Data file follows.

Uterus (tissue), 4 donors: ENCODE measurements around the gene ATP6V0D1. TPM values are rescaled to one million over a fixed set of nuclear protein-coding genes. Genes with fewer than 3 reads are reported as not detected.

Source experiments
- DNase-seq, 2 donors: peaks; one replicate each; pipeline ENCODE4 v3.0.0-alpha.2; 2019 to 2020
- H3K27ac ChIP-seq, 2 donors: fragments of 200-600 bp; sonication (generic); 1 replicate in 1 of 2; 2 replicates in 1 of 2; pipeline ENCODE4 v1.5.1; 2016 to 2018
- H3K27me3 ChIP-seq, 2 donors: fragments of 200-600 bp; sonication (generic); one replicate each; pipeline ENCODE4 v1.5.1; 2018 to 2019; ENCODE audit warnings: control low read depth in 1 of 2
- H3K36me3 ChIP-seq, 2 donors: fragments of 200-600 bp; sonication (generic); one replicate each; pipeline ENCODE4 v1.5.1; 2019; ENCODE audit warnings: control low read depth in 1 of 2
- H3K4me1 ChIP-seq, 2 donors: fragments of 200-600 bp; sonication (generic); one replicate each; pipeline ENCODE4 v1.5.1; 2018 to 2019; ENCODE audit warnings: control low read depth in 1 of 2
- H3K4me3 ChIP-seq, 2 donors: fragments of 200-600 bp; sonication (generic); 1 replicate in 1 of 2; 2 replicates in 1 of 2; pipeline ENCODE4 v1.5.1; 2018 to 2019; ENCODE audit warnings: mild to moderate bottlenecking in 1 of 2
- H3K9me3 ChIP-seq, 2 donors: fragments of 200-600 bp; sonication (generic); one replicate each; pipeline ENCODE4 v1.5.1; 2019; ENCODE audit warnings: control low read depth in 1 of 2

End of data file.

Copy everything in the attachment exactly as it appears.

Uterus (tissue), 4 donors: ENCODE measurements around the gene ATP6V0D1. TPM values are rescaled to one million over a fixed set of nuclear protein-coding genes. Genes with fewer than 3 reads are reported as not detected.

Source experiments
- DNase-seq, 2 donors: peaks; one replicate each; pipeline ENCODE4 v3.0.0-alpha.2; 2019 to 2020
- H3K27ac ChIP-seq, 2 donors: fragments of 200-600 bp; sonication (generic); 1 replicate in 1 of 2; 2 replicates in 1 of 2; pipeline ENCODE4 v1.5.1; 2016 to 2018
- H3K27me3 ChIP-seq, 2 donors: fragments of 200-600 bp; sonication (generic); one replicate each; pipeline ENCODE4 v1.5.1; 2018 to 2019; ENCODE audit warnings: control low read depth in 1 of 2
- H3K36me3 ChIP-seq, 2 donors: fragments of 200-600 bp; sonication (generic); one replicate each; pipeline ENCODE4 v1.5.1; 2019; ENCODE audit warnings: control low read depth in 1 of 2
- H3K4me1 ChIP-seq, 2 donors: fragments of 200-600 bp; sonication (generic); one replicate each; pipeline ENCODE4 v1.5.1; 2018 to 2019; ENCODE audit warnings: control low read depth in 1 of 2
- H3K4me3 ChIP-seq, 2 donors: fragments of 200-600 bp; sonication (generic); 1 replicate in 1 of 2; 2 replicates in 1 of 2; pipeline ENCODE4 v1.5.1; 2018 to 2019; ENCODE audit warnings: mild to moderate bottlenecking in 1 of 2
- H3K9me3 ChIP-seq, 2 donors: fragments of 200-600 bp; sonication (generic); one replicate each; pipeline ENCODE4 v1.5.1; 2019; ENCODE audit warnings: control low read depth in 1 of 2